Historic Car Brands


The Crossley brothers, of Manchester, were the first British engineers to produce four-stroke power units, having acquired the licence Otto & Langen gas engines in the 1860s. The brothers were asked to produce automobiles European-car importers Jarrott & Letts and the first Crossley car was displayed at the Society of Motor Manufacturers’ Exhibition, at Crystal Palace, in 1904.



The first model was a 22hp, 4.8-litre four-cylinder ‘mongrel’, designed by ex-Daimler engineer James S Critchley and incorporating imported components, but was well accepted. Intended to be the ‘British Mercedes’, the first Crossley model used a French-made chassis and had a chain-driven rear axle, but incorporated innovations, including lightweight pistons, water-pump cooling, an automatic carburettor and internally-expanding rear wheel brakes.


1912 Crossley Model 15 – Shuttleworth-Collection


A new design team joined Crossley in 1909 and A W Reeves and G H Woods soon revamped the range. The 2.4-litre 12/14 featured a gearbox bolted to the engine – a manufacturing ‘first’ in the UK – and four-wheel brakes.

However, the front brakes worked from a pedal and rears by a hand lever, with the result that many drivers used the pedal only and front suspension dramas soon followed. The front brakes were quietly dropped in 1912 and didn’t return until the 1920s.


1914 Crossley 20/25 Tourer – Crossley Motors


In 1910 the engine size was increased to 2.6 litres and the power went to 15hp. In 1913, a sporting version, the Shelsley, was introduced, with a distinctive, rounded-vee-shaped grille.


Crossley Shelsley engine – Malcolm Asquith


Its name was chosen to echo the site of what is now the oldest still-functioning motorsport track in the world – Shelsley Walsh Hillclimb.


Crossley 20/25. Note the dual rear tyres – Shuttleworth Collection


In 1912 the 20/25 was launched, to become the most successful Crossley model. It used a four-cylinder engine, cast in two pairs that displaced 4.5 litres.


Crossley 20/25 engine – Crossley Motors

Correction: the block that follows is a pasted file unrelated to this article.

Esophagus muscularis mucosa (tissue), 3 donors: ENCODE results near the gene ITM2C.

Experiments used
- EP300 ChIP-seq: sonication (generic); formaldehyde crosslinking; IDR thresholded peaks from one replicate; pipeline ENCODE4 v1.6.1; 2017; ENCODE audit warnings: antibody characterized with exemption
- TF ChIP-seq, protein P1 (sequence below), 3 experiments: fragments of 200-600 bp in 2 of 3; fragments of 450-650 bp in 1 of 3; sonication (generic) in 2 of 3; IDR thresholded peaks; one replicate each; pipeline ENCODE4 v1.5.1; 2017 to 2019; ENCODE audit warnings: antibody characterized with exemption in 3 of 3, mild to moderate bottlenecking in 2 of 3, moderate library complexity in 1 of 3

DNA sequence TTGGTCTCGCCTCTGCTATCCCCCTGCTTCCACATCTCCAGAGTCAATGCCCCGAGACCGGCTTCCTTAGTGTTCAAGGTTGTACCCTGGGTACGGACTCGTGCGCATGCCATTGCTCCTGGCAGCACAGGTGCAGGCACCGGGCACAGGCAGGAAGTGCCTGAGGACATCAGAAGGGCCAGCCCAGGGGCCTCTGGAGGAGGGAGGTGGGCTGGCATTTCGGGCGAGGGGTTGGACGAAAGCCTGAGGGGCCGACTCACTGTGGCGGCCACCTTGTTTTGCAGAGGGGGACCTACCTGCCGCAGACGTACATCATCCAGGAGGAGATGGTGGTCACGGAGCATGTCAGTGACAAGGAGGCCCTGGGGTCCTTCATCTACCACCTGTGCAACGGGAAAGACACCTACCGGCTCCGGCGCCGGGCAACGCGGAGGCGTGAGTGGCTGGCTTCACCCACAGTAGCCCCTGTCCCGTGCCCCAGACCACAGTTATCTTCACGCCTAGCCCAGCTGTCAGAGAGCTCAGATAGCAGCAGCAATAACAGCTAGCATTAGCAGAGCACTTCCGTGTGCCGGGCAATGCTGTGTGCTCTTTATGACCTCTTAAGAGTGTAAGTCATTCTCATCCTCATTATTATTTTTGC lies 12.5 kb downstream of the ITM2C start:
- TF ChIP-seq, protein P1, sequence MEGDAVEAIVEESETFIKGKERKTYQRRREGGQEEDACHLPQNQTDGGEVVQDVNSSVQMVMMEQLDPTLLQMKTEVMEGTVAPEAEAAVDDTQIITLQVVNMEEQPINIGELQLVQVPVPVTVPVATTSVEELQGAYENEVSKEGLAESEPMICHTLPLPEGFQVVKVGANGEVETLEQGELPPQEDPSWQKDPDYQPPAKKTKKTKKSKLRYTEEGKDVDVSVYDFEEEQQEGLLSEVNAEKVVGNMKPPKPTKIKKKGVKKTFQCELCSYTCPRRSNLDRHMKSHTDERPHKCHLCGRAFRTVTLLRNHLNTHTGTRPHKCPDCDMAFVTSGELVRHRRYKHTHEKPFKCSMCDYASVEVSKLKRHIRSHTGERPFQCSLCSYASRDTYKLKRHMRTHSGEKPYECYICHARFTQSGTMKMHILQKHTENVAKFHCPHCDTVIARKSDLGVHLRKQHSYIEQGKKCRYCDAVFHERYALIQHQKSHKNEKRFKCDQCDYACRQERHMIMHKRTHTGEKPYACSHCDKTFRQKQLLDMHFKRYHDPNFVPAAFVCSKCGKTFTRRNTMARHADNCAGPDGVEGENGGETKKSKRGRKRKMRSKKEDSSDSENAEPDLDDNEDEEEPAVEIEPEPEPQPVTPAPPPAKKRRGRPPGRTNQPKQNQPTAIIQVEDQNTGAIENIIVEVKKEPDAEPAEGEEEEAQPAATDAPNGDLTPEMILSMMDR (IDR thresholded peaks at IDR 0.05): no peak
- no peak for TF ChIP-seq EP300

Six of these were bought by the Royal Flying Corps and, when World War I broke out, substantial orders followed. At least 6000 20/25s went into battle and post-War sales of the 1918-upgraded 25/30 model continued until 1926, totalling more than 10,000 sales.

Interestingly, war-service staff car and ambulance 20/25s and 25/30s were fitted with dual rear tyres, for improved traction in mud.


Crossley Shelsley cockpit – Griffin


After the War, Crossley released war-surplus 25/30s to the market, fitting a higher bonnet line to smooth the transition to the scuttle. Being war-surplus vehicles, these were often referred to as ‘RFCs’.

Possibly inspired by King George V’s penchant for the 25/30, the Crossley brand became the choice of several monarchs, including the Kings of Spain and Siam, and Emperor Hirohito of Japan. 


1920 Crossley 19.6hp – Bonhams


The 1920 3.8-litre, four-cylinder ’19.6’ model was designed by T D Wishart, who had replaced Reeves and Wood. Wishart remained designing Crossleys until the end of production.

Where previous Crossleys had mono-bloc engine construction the 53hp 19.6 had a detachable cylinder head. The Motor magazine was impressed by this car and discovered top-gear flexibility for 4mph up to 64mph, with economy of 20mpg. More than 1100 of this touring class were produced, until 1926.

At the 1921 London Motor Show, Crossley announced its intention to build British Bugattis, but nothing came of that venture. (Crossley had been British agents for imported Bugattis since 1913.)

The 20/70 sporting version of the 19.6 was launched in 1922, with engine compression increased from 4.8:1 to 5.3:1, high-lift camshaft, upgraded valves and a re-jetted carburettor, for a power lift to 76hp. The 20/70 was guaranteed to achieve 75mph. The Motor reckoned it was, ‘one of the best cars produced in Britain’, but only around 100 were sold.

Crossley offered a downsized model in 1923, with the release of the 12/14 – sold in Australia and New Zealand as the 15/30. It was far cheaper than its predecessor and around 5600 were sold.

Like Citroen, Crossley produced light truck models in the mid-1920s, using the Kegresse half-tracked system.


1925 Crossley 18/50 – NMA


In 1925 the venerable 25/30 was replaced by the six-cylinder, 2.7-litre overhead-valve 18/50 that was a steady performer, if somewhat heavy at 1.5 tons. It was upgraded in 1927, with engine capacity raised to 3.2 litres and renamed the ’20.9’.